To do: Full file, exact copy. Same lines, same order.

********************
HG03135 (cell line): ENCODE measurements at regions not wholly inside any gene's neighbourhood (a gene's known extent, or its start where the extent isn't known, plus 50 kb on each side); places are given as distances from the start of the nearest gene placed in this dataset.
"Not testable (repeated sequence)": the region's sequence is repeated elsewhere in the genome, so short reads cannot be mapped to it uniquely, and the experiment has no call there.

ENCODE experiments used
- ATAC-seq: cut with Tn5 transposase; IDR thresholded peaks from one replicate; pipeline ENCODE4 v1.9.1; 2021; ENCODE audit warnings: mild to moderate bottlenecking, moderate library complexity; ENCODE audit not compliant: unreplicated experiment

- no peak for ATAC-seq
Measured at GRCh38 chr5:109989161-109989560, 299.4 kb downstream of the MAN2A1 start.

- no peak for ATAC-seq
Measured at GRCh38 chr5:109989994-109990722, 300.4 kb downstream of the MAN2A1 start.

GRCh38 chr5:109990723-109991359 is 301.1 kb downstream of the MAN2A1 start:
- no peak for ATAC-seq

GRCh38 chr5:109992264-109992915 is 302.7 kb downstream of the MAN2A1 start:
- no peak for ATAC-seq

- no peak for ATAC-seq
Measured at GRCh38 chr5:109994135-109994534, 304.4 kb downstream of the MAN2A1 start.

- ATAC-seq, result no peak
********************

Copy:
HG03135 (cell line): ENCODE measurements at regions not wholly inside any gene's neighbourhood (a gene's known extent, or its start where the extent isn't known, plus 50 kb on each side); places are given as distances from the start of the nearest gene placed in this dataset.
"Not testable (repeated sequence)": the region's sequence is repeated elsewhere in the genome, so short reads cannot be mapped to it uniquely, and the experiment has no call there.

ENCODE experiments used
- ATAC-seq: cut with Tn5 transposase; IDR thresholded peaks from one replicate; pipeline ENCODE4 v1.9.1; 2021; ENCODE audit warnings: mild to moderate bottlenecking, moderate library complexity; ENCODE audit not compliant: unreplicated experiment

- no peak for ATAC-seq
Measured at GRCh38 chr5:109989161-109989560, 299.4 kb downstream of the MAN2A1 start.

- no peak for ATAC-seq
Measured at GRCh38 chr5:109989994-109990722, 300.4 kb downstream of the MAN2A1 start.

GRCh38 chr5:109990723-109991359 is 301.1 kb downstream of the MAN2A1 start:
- no peak for ATAC-seq

GRCh38 chr5:109992264-109992915 is 302.7 kb downstream of the MAN2A1 start:
- no peak for ATAC-seq

- no peak for ATAC-seq
Measured at GRCh38 chr5:109994135-109994534, 304.4 kb downstream of the MAN2A1 start.

- ATAC-seq, result no peak